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Thursday, 19 April, 2001, 15:17 GMT 16:17 UK
Gene testing: who benefits?
genetic testing
Genetic testing is to be extended
Geneticists say they are likely to have identified many of the genetic mutations linked to cancers and other illnesses within the next decade.

This raises a troubling prospect for scientists and ethicists - who should be tested, and for which conditions?

And there are fears that pressure to use the technology to help insurers penalise those at higher risk of illness would be irresistable.

A spokesman for Breakthrough Breast Cancer said: "Our concern has always been that the added risk of exclusion from insurance and its potential consequences of being able to obtain a mortgage, own property or assist themselves and their families when help is most needed, acts as a strong deterrent to women who would most benefit from testing.

"With this in mind, the support from the Government for a potential moratorium by on the use of genetic testing by the insurance industry is a very positive step."

Less certainty

At the moment, insurers can ask whether for the results of a test for Huntingdon's disease, a progressive, disabling and inevitably fatal disorder.

However, a positive genetic test for Huntingdon's predicts with 100% certainty that the disease will emerge.

We have to weigh up the advantages as well as the disadvantages of giving the test

Dr Lesley Walker, Cancer Research Campaign
This is not a mark which could be equalled by tests for any of the so-called "cancer genes", even the BRCA 2 tests which will be available on the NHS from now on.

And despite the government's pledge to increase the availability of the test, there are probably only a few thousand women who would be eligible.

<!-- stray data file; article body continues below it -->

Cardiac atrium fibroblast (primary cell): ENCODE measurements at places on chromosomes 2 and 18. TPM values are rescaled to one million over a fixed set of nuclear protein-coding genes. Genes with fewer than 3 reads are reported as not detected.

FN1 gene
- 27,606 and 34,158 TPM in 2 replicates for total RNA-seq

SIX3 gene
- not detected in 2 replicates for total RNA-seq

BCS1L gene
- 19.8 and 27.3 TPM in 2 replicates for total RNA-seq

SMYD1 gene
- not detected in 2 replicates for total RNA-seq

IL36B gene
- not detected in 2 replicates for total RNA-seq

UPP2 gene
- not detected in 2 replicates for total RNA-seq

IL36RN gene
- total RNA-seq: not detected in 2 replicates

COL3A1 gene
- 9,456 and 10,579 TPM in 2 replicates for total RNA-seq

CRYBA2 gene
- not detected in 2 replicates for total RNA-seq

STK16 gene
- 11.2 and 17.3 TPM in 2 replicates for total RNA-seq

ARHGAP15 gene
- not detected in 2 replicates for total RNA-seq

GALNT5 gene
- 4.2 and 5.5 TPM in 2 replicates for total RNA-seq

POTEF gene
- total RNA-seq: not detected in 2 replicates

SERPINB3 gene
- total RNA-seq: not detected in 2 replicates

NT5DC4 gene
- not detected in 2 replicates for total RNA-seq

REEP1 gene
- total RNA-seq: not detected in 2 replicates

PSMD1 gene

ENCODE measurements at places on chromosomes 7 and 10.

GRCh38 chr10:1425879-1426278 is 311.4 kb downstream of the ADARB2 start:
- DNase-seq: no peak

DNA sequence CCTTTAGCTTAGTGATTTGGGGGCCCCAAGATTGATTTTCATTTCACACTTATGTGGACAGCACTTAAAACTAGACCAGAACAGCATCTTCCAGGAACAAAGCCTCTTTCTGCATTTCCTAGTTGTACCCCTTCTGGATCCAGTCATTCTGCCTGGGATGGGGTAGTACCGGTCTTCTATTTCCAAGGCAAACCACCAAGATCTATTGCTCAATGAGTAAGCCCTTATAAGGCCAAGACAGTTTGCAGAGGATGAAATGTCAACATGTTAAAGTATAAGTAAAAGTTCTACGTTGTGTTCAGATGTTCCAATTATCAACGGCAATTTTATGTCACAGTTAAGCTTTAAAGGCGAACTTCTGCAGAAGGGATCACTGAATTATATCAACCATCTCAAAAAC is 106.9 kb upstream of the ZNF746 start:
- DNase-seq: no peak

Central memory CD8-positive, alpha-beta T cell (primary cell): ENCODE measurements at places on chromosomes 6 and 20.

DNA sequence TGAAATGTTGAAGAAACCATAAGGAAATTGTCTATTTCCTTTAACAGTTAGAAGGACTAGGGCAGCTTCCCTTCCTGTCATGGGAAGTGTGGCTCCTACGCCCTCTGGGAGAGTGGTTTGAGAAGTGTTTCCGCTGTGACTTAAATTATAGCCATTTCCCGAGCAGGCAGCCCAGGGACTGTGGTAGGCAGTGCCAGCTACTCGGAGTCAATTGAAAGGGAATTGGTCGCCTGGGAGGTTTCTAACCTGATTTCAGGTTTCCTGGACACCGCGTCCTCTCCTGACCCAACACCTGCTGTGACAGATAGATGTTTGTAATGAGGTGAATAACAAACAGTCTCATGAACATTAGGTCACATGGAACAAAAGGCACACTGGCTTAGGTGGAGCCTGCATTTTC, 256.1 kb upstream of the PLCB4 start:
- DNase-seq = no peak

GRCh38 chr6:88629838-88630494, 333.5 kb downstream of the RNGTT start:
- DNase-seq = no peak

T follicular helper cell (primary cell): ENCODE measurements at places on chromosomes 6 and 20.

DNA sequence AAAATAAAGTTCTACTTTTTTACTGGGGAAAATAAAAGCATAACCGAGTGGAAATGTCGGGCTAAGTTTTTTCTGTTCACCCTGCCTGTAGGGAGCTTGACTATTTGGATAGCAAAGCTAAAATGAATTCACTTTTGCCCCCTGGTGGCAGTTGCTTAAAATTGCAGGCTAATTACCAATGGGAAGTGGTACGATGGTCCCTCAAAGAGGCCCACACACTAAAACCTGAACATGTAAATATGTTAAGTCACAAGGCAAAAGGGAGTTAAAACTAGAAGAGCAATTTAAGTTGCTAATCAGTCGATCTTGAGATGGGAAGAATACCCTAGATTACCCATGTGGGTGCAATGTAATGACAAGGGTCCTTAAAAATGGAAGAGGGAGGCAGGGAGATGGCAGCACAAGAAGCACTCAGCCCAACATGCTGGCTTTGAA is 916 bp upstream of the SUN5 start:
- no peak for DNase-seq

Two key genes in breast cancer have been spotted - BRCA 1 and 2. Mutations in these have a dramatic effect on the chances of a woman developing the disease.

In normal circumstances, a woman has a one in 10 chance of getting breast cancer before the age of 80.

Inheriting a mutated copy of either BRCA 1 or 2 from a parent means she has a greater than 50-50, and perhaps as great as 87% chance of this before the age of 70.

Screening for the presence of these mutated genes would give doctors a clear pointer to the likelihood of cancer.

Positive action could be taken for a positive result - ranging from increased screening to spot cancer early, right up to prophylactic breast removal to remove the chance of its development.

Advantages and disadvantages

Dr Lesley Walker, from the Cancer Research Campaign, said: "The test could be useful because it helps a small number of women make a very difficult decision.

"We have to weigh up the advantages as well as the disadvantages of giving the test."

The campaign, which developed the BRCA II test, recommends it only in cases where a very strong family link exists - perhaps in cases where more than two relatives have developed the disease, or where a very young close relative has fallen ill.

However, it is not like a test for the disease itself - not all women who are positive for BRCA 1 or 2 will go on to develop the disease.

Dr Eric Sidebottom, a member of the Primary Care Genetics Group, says that it would be foolish to offer BRCA testing to any woman who does not already have a strong family history of the disease.

He said: "There are over 100 different mutations of the BRCA genes, and we do not yet entirely understand the significance of different mutations - which ones are the most dangerous.

"The 'customers' think that tests like these will give them all the answers, when quite clearly they won't."

In fact, it is likely that only a small proportion of hereditary cancers have a link to the BRCA gene, so a negative result could never rule out even hereditary breast cancer.

Other genes have already been found which seem to play a role in the development of various common cancers.

For example, scientists believe they have found a group of genes which play a key role in the development of some bowel, uterine and ovarian cancers.

At the moment, however, the association between gene and disease is weaker in each case than between breast and BRCA genes.

The government's 30m injection is unlikely to lead in the short term to a glut of different genetic tests being offered to the average patient.

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